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Journal of the American Liszt Society
June 1983, Vol. 13, Page 143

By Gary Wolf, University of Central Florida

World Premiere Recording -- LE JARDIN PARFUMÉ -- Kaikhosru Shapurji Sorabji. Michael Habermann,piano. Nocturne (Djâmi) (1928). Pastiche: Rimsky-Korsakoff Merchant's Song (Sadko) (1922) Le Jardin.Parfumé, Poem for Piano. Pastiche: Chopin's Valse, Opus 64, No. 1 (1922). MM 20019 -- Musicmasters. 14 Park Road, Tinton Falls, New Jersey O7724

The music of Kaikhosru Shapurji Sorabji is virtually unknown to the vast majority of performers and listeners. His name evokes a mystical quality in one's imagination, which is due in part to his own ban against performance of his work. Sorabji was born August 14, 1892, in Chingford, England, and resides today in the southern part of that country. The piano music is, to say.the least, complex. Highly polyphonic writing is the norm, decorative figurations abound, rapid harmonic changes are present, polyrhythm is extensively used, and the score is frequently written on three staves. In.short, the result is one of utmost difficulty.

Mr. Habermann is to be congratulated for bringing the music of Sorabji to the public. He is the first pianist to be honored by Sorabji to perform and record the music. On this recording two major works are presented, the Nocturne and .Le Jardin Parfumé. Each of these is followed by a "pastiche" -- Rimsky-Korsakoff's Hindu Merchant's Song (Sadko) and the Chopin's Valse, Opus 64, No. 1 (Minute Waltz). Mr. Habermann presents a beautiful reading of the four works, and this reviewer especially liked the presentation of Le jardin. The exotic and colorful qualities of the music are captured by the performer and well-reproduced by fine recording technicians. This music is sensuous, seductive, and captivating in every manner. A totally unique quality is achieved by the composer. Certain characteristics in the music seem to stem from the multi-varied writing of Liszt and Reger. This is music that deserves wide recognition and performance. Before hearing the recording, this listener was familiar with only the arrangement of the Chopin Waltz. What a fine experience to hear music which captures one's imagination and creates a desire to hear more. Donald Garvelmann has written on the liner notes that "In man's unending search for knowledge, wisdom,and beauty, an important peak occasionally is obscured. Parsi composer Kaikhosru Shapurji Sorabji is a case in point." Let's hope that the series of recordings which are being prepared by Michael Habermann will bring Sorabji's work into proper perspective in music of the 20th century. It will be a major contribution when Sorabji's Opus Clavicembalisticum is available. This enormous work takes over two hours to perform and has been described by the composer as "the most important work for piano since The Art of Fugue." (Guide to the Pianist's Repertoire -- Maurice Hinson). What an achievement for both composer and performer!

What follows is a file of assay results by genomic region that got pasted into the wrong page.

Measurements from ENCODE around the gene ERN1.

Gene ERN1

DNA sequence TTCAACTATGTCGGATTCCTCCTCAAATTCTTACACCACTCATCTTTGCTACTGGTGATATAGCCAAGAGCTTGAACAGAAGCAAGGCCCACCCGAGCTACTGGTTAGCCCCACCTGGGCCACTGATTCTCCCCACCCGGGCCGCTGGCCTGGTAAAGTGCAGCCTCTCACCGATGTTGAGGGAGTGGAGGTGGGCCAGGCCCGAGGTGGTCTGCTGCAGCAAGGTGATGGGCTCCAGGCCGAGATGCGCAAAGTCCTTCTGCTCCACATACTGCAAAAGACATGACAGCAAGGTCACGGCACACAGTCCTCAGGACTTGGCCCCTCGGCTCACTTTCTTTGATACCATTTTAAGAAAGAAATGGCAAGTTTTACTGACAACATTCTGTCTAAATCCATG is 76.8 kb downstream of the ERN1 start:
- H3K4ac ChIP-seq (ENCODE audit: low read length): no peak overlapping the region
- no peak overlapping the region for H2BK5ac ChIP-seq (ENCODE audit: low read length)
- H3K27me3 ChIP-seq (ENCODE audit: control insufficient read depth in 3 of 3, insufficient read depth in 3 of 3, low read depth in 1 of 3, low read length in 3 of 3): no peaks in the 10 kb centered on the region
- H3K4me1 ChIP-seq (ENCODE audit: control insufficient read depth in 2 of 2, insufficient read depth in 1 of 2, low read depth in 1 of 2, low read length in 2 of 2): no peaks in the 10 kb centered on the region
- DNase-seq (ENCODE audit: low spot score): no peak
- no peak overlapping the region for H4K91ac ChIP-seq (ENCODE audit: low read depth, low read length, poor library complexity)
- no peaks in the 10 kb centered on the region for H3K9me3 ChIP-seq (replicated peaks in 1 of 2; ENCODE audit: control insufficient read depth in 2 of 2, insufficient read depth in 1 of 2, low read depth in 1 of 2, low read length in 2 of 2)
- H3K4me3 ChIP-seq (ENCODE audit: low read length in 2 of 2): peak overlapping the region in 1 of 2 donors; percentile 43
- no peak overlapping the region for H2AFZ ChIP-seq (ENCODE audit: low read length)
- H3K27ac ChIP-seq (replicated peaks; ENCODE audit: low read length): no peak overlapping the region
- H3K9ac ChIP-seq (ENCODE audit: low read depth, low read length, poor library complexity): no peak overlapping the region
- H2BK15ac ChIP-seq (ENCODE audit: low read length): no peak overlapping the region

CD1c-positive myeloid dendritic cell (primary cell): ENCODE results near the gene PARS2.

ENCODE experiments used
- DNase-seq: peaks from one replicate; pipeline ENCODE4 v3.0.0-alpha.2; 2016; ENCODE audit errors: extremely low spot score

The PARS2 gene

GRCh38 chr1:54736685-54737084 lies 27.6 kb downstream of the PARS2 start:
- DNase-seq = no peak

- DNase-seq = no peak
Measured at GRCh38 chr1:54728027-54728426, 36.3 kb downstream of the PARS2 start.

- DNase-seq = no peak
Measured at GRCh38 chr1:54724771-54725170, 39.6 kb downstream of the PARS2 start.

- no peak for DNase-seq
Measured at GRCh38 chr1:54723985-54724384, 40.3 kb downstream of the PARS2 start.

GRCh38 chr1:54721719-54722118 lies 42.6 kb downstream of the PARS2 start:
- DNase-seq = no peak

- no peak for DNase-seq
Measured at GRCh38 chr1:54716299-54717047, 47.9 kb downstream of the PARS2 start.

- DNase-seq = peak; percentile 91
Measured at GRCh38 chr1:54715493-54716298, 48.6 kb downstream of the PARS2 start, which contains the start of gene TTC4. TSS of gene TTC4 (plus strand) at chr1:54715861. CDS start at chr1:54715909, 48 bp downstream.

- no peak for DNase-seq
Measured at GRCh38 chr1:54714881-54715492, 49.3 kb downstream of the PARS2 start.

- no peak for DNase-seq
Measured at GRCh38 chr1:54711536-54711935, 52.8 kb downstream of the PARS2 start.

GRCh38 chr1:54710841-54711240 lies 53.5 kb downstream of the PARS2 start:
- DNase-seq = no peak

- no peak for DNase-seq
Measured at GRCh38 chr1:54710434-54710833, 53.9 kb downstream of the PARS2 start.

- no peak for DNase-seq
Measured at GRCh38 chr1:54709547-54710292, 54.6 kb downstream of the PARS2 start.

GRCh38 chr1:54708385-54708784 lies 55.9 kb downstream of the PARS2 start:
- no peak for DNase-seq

This recording of the music of Sorabji is to be highly recommended. This is unique and beautiful music, artistically performed by Michael Habermann, and one can only hope that other recordings will soon follow.

Copyright ©1983 by Gary Wolf, all rights reserved.
Reprinted by permission